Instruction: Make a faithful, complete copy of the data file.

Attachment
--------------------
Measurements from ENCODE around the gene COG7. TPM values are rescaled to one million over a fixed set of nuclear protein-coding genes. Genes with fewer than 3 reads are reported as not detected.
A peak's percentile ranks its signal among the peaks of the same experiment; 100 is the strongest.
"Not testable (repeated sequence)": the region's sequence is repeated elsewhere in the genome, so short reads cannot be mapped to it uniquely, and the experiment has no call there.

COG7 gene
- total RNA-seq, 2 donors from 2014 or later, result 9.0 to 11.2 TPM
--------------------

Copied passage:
Measurements from ENCODE around the gene COG7. TPM values are rescaled to one million over a fixed set of nuclear protein-coding genes. Genes with fewer than 3 reads are reported as not detected.
A peak's percentile ranks its signal among the peaks of the same experiment; 100 is the strongest.
"Not testable (repeated sequence)": the region's sequence is repeated elsewhere in the genome, so short reads cannot be mapped to it uniquely, and the experiment has no call there.

COG7 gene
- total RNA-seq, 2 donors from 2014 or later, result 9.0 to 11.2 TPM